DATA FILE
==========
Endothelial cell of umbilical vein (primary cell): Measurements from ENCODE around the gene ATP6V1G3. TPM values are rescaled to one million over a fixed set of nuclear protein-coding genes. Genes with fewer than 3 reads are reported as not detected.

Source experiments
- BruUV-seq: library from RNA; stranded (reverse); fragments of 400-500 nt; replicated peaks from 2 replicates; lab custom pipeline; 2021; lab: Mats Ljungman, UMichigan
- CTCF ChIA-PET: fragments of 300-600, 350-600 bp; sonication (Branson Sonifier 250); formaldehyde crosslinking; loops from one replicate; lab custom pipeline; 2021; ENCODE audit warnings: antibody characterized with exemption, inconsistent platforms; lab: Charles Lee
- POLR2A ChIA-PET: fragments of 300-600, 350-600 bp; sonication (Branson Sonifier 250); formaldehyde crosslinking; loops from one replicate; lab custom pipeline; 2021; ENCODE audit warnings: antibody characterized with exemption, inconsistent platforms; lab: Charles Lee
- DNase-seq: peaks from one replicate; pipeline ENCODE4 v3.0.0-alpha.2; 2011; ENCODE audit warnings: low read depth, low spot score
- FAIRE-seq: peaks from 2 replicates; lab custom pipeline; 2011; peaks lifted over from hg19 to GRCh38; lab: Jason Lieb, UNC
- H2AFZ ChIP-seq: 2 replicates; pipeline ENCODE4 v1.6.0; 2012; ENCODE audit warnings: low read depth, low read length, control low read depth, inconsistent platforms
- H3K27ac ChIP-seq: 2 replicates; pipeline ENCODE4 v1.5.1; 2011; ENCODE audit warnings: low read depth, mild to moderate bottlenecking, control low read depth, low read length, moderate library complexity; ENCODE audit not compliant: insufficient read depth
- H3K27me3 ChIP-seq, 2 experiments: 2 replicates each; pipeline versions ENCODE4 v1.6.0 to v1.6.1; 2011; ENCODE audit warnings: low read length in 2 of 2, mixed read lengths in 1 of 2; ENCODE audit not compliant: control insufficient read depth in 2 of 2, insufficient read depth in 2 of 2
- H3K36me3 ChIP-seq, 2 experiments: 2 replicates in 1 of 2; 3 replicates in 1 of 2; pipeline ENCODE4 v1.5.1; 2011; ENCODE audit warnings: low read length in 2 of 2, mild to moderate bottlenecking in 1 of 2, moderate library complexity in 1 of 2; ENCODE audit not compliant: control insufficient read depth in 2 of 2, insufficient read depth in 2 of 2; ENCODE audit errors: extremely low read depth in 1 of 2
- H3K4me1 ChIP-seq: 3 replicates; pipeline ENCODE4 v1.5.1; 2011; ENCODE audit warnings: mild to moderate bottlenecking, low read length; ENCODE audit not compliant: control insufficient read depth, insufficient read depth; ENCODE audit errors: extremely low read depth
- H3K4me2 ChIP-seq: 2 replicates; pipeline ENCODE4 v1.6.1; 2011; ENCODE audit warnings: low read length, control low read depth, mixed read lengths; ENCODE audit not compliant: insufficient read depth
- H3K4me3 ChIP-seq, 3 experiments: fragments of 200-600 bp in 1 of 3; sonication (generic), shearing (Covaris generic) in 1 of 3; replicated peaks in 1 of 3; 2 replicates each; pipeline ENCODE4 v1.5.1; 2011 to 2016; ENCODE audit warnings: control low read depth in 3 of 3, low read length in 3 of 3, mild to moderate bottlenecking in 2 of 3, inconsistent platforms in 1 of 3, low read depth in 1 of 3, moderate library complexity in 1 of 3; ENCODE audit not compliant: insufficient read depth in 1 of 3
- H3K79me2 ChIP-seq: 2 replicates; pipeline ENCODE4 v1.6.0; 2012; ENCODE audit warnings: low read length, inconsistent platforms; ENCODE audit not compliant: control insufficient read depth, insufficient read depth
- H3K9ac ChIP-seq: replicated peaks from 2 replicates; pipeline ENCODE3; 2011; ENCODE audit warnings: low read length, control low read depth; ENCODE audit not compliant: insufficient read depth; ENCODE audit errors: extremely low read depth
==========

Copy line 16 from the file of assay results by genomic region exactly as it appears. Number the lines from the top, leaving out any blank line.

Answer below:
- H3K9ac ChIP-seq: replicated peaks from 2 replicates; pipeline ENCODE3; 2011; ENCODE audit warnings: low read length, control low read depth; ENCODE audit not compliant: insufficient read depth; ENCODE audit errors: extremely low read depth